The chemistry of protoplanetary fragments formed via gravitational instabilities
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In this paper, we model the chemical evolution of a 0.25 M⊙ protoplanetary disc surrounding a 1 M⊙ star that undergoes fragmentation due to self-gravity. We use smoothed particle hydrodynamics including a radiative transfer scheme, along with a time-dependent chemical evolution code to follow the composition of the disc and resulting fragments over approximately 4000 yr. Initially, four quasi-stable fragments are formed, of which two are eventually disrupted by tidal torques in the disc. From the results of our chemical modelling, we identify species that are abundant in the fragments (e.g. H2O, H2S, HNO, N2, NH3, OCS, SO), species that are abundant in the spiral shocks within the disc (e.g. CO, CH4, CN, CS, H2CO) and species that are abundant in the circumfragmentary material (e.g. HCO+). Our models suggest that in some fragments it is plausible for grains to sediment to the core before releasing their volatiles into the planetary envelope, leading to changes in, e.g., the C/O ratio of the gas and ice components. We would therefore predict that the atmospheric composition of planets generated by gravitational instability should not necessarily follow the bulk chemical composition of the local disc material.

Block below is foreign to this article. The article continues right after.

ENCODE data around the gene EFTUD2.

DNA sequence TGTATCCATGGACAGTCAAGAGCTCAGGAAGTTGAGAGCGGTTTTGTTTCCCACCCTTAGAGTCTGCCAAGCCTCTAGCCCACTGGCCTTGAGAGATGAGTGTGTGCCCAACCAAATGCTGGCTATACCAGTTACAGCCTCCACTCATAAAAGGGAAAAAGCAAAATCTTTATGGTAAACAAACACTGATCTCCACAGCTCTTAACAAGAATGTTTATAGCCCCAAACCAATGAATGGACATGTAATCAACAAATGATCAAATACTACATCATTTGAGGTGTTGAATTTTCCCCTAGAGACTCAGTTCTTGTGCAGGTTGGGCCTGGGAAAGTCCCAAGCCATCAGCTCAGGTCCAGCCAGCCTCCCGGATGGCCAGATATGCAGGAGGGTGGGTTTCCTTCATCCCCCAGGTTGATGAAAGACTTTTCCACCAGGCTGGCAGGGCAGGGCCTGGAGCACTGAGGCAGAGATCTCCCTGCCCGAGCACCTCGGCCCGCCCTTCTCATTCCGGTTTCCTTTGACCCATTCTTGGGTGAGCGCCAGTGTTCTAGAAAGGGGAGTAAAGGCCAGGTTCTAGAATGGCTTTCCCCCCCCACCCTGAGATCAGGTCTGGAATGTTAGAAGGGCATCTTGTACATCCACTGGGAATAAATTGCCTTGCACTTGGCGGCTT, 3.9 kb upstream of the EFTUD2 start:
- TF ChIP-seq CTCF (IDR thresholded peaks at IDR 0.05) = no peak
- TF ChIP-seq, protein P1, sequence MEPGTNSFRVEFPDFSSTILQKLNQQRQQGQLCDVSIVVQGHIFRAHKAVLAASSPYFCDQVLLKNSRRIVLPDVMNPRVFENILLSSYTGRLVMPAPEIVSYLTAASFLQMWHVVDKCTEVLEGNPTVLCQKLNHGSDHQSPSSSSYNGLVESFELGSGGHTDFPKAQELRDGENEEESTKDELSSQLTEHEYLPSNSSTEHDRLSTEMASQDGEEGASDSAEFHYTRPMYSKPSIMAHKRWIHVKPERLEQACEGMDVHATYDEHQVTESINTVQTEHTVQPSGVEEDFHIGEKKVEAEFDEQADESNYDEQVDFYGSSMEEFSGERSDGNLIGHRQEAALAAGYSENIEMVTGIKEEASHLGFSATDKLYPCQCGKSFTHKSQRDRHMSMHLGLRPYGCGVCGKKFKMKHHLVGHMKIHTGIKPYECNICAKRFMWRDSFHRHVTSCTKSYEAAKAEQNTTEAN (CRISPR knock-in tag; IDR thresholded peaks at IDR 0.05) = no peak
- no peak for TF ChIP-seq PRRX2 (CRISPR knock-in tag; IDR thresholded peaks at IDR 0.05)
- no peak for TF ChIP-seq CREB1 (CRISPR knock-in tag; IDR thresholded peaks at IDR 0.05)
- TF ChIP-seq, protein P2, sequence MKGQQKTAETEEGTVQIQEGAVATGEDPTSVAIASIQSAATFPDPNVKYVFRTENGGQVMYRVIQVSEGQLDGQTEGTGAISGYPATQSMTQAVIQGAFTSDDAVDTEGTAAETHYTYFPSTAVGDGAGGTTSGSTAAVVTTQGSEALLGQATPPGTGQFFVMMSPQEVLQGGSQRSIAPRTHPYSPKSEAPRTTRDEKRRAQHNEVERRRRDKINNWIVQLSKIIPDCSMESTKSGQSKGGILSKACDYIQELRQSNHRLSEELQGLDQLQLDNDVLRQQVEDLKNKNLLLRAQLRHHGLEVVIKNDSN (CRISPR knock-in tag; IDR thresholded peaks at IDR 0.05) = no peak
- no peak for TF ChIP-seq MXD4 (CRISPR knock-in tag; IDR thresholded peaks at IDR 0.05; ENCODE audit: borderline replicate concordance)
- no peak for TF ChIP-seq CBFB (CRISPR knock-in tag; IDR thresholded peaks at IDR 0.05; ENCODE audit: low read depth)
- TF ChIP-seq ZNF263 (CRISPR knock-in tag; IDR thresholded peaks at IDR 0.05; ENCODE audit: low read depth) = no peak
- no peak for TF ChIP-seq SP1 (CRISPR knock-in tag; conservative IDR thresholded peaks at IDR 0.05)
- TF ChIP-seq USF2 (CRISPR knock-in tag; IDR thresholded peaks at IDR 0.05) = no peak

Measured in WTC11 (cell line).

Ilee , J D , Forgan , D H , Evans , M G , Hall , C , Booth , R , Clarke , C J , Rice , W K M , Boley , A C , Caselli , P , Hartquist , T W & Rawlings , J M C 2017 , ' The chemistry of protoplanetary fragments formed via gravitational instabilities ' Monthly Notices of the Royal Astronomical Society , vol 472 , no. 1 , pp. 189-204 . DOI: 10.1093/mnras/stx1966
Monthly Notices of the Royal Astronomical Society
© 2017 The Authors. Published by Oxford University Press on behalf of the Royal Astronomical Society. This work is made available online in accordance with the publisher’s policies. This is the final published version of the work, which was originally published at: https://doi.org/10.1093/mnras/stx1966
DescriptionJDI, RB and CJC gratefully acknowledge support from the DISCSIM project, grant agreement 341137, funded by the European Research Council under ERC-2013-ADG. DHF gratefully acknowledges support from the ECOGAL project, grant agreement 291227, funded by the European Research Council under ERC-2011-ADG. DHF and WKMR also acknowledge support from STFC grant ST/J001422/1. MGE acknowledges a studentship funded by, and PC, TWH and AB acknowledge financial support from, the European Research Council (project PALs 320620). CH gratefully acknowledges funding from the European Research Council (ERC) under the European Union’s Horizon 2020 research and innovation programme (grant agreement no. 681601).
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